Gilbert summarizes this point on page 70:

“The bottom line is this: The attentive person’s honest, real-time report is an imperfect approximation of her subjective experience, but it is the only game in town. When a fruit salad, a lover, or a jazz trio is just too imperfect for our tastes, we stop eating, kissing, and listening. But the law of large numbers suggests that when a measurement is too imperfect for our tastes, we should not stop measuring. Quite the opposite – we should measure again and again until niggling imperfections yield to the onslaught of data. Those subatomic particles that like to be everywhere at once seem to cancel one another’s behavior so that the large conglomerate of particles that we call cows, cars, and French Canadians stay exactly where we put them. By the same logic, the careful collection of a large number of experiential reports allows the imperfections of one to cancel out the imperfections of another. No individual’s report may be taken as an unimpeachable and perfectly calibrated index of his experience-not yours, not mine-but we can be confident that if we ask enough people the same question, the average answer will be a roughly accurate index of the average experience. The science of happiness requires that we play the odds, and thus the information it provides us is always at some risk of being wrong.” He essentially adds that if we wish to bet against it, then we need more of the same question to be answered by more respondents to prove otherwise. It’s the most credible way to measure happiness. We must know, after all, what religion, art, music, etc are good for. If not our personal happiness, then what would mattering to us even mean?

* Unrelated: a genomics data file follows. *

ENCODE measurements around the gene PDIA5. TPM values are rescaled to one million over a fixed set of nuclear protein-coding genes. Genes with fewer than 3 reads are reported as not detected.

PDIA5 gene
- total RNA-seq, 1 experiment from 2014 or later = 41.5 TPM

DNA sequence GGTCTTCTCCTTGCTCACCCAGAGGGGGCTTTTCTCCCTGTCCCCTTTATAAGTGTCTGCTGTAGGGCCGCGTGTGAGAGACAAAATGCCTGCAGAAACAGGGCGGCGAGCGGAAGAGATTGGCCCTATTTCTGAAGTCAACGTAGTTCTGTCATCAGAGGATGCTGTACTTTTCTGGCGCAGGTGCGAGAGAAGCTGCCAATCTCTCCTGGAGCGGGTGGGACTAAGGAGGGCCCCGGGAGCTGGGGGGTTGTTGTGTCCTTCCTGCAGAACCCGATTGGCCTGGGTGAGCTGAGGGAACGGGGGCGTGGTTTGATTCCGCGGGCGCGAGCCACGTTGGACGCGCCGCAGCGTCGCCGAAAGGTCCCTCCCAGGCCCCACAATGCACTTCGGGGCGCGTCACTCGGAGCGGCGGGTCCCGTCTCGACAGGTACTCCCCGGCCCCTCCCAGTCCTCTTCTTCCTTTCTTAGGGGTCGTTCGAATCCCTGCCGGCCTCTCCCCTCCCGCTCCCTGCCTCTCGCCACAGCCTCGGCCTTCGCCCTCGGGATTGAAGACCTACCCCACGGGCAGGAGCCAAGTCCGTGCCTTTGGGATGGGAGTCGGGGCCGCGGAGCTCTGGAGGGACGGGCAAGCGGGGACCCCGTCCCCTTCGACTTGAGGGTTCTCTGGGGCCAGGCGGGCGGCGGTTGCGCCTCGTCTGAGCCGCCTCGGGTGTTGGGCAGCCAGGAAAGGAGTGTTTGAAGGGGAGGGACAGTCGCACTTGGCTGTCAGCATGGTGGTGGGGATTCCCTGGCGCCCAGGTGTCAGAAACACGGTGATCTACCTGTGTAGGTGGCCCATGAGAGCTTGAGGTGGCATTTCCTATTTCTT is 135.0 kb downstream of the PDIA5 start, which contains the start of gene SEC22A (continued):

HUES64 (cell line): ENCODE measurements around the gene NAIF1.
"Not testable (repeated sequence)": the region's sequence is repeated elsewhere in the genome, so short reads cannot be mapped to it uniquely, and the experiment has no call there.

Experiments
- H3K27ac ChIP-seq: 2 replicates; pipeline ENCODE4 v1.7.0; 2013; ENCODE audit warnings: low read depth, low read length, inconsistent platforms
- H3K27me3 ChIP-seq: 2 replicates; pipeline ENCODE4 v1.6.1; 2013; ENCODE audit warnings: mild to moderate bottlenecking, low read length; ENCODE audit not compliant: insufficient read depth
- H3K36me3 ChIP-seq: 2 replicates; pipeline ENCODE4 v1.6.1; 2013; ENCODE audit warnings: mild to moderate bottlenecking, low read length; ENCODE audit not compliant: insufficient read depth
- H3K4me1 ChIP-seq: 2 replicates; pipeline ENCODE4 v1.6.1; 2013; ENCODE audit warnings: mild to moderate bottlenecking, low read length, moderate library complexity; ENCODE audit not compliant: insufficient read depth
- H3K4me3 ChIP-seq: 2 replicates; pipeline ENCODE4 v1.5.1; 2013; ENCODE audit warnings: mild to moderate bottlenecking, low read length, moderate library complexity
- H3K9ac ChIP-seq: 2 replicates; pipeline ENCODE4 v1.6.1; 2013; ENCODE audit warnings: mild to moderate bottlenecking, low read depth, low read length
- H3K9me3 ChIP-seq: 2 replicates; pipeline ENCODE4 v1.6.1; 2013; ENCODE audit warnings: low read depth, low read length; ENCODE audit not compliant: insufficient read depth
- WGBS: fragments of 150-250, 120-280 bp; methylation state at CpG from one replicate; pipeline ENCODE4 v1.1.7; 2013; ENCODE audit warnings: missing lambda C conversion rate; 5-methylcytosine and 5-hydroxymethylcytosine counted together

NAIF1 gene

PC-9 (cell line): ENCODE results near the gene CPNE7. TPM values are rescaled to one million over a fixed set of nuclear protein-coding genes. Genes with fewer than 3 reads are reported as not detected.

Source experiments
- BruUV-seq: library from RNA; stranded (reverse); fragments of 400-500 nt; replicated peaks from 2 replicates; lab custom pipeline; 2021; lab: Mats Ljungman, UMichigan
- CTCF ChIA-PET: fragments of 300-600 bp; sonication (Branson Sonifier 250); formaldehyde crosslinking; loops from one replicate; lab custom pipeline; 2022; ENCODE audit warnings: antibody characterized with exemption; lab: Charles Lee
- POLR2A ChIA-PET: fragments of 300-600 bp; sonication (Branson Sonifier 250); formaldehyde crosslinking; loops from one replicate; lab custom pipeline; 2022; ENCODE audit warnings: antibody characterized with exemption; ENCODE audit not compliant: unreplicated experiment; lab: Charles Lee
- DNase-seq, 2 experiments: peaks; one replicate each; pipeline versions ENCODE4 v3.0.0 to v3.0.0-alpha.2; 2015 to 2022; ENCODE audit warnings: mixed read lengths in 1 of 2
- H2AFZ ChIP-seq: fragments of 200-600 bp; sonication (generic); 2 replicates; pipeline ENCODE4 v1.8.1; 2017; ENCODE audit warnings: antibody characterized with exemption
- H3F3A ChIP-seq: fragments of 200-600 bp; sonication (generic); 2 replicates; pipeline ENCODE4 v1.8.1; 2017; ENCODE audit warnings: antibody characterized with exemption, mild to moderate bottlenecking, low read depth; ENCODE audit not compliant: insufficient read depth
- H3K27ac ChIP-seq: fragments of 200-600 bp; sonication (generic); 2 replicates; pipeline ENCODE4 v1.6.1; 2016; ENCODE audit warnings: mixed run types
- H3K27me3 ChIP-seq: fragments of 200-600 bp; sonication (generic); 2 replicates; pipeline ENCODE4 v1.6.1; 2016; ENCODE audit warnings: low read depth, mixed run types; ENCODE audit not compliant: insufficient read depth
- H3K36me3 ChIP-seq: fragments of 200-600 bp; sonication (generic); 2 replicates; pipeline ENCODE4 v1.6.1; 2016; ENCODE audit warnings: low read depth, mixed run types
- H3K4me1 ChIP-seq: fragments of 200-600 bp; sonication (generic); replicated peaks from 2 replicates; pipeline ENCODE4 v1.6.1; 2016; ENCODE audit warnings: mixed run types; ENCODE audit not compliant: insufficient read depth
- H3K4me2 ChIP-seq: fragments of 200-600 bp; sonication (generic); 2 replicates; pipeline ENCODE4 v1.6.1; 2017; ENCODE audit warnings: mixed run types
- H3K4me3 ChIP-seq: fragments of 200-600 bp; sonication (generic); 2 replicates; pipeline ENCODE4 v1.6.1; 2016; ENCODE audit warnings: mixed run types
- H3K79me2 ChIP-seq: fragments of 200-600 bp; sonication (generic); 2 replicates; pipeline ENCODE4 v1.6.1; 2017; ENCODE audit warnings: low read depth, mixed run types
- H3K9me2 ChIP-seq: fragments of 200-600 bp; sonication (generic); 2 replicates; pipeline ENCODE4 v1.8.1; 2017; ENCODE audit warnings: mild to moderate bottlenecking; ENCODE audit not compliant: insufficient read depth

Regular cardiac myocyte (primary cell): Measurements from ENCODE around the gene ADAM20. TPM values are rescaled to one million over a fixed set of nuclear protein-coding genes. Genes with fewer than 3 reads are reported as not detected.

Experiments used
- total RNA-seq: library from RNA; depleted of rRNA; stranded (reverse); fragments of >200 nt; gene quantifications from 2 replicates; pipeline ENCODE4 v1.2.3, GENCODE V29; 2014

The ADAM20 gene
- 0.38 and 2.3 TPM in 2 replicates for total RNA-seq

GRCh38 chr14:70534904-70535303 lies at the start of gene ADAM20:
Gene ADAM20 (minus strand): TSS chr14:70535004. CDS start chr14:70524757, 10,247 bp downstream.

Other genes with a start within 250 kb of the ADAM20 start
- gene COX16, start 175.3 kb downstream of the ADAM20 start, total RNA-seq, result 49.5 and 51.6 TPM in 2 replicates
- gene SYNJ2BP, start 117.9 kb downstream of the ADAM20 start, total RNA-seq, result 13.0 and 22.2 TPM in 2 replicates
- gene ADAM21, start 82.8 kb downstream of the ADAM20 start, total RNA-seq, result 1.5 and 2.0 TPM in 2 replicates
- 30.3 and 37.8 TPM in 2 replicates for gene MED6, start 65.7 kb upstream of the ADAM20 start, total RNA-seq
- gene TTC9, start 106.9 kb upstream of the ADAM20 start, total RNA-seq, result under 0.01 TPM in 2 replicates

In the next chapter, In the Blind Spot of the Mind’s Eye, Daniel Gilbert elaborates on how we store and use memory. This is explained in pages 78 – 79: “How do we cram the vast universe of our experience into the relatively small storage compartment between our ears? We do what Harpo did: We cheat. As you learned in the previous chapters, the elaborate tapestry of our experience is not stored in memory-at least not in its entirety. Rather, it is compressed for storage by first being reduced to a few critical threads, such as a summary phrase (“Dinner was disappointing”) or a small set of key features (tough steak, corked wine, snotty waiter). Later, when we want to remember our experience, our brains quickly reweave the tapestry by fabricating-not by actually retrieving-the bulk of the information that we experience as memory. This fabrication happens so quickly and effortlessly that we have the illusion (as a good magician’s audience always does) that the entire thing was in our heads the entire time.” Later on, Daniel writes in pages 79 – 80: “This general finding-that information acquired after an event alters memory of the event-has been replicated so many times in so many different laboratory and field settings that it has left most scientists convinced of two things. First, the act of remembering involved “filling in” details that were not actually stored; and second, we generally cannot tell when we are doing this because filling in happens quickly and unconsciously. Indeed, this phenomenon is so powerful that it happens even when we know someone is trying to trick us.” In essence, the meaning we give our feelings after an experience will be our interpretation of the event.